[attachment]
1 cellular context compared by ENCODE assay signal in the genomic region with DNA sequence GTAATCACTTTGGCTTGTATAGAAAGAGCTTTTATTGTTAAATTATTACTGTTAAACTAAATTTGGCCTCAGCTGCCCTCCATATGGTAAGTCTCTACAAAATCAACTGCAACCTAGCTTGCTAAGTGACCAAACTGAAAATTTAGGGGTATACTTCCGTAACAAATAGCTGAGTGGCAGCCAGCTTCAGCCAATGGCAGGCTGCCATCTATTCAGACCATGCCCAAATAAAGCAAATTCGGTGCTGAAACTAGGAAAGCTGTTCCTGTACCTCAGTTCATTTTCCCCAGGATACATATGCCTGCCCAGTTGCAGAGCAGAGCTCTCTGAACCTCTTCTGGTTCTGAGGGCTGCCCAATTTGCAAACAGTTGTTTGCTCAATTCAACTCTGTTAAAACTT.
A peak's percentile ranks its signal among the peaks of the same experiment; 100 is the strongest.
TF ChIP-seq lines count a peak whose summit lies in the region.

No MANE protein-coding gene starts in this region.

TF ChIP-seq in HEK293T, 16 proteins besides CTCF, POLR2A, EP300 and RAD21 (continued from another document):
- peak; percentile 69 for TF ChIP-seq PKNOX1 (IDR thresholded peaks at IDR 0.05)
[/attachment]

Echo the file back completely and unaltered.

1 cellular context compared by ENCODE assay signal in the genomic region with DNA sequence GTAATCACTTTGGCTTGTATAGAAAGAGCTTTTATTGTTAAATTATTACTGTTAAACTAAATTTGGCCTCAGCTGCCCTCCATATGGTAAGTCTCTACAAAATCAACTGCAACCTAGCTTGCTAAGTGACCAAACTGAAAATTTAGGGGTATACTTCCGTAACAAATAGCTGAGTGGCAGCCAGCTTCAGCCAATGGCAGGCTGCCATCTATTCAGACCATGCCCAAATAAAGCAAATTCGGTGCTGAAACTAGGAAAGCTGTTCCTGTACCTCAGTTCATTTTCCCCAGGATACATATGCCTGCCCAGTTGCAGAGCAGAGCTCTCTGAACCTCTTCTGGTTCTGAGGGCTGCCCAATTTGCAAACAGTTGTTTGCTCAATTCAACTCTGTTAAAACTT.
A peak's percentile ranks its signal among the peaks of the same experiment; 100 is the strongest.
TF ChIP-seq lines count a peak whose summit lies in the region.

No MANE protein-coding gene starts in this region.

TF ChIP-seq in HEK293T, 16 proteins besides CTCF, POLR2A, EP300 and RAD21 (continued from another document):
- peak; percentile 69 for TF ChIP-seq PKNOX1 (IDR thresholded peaks at IDR 0.05)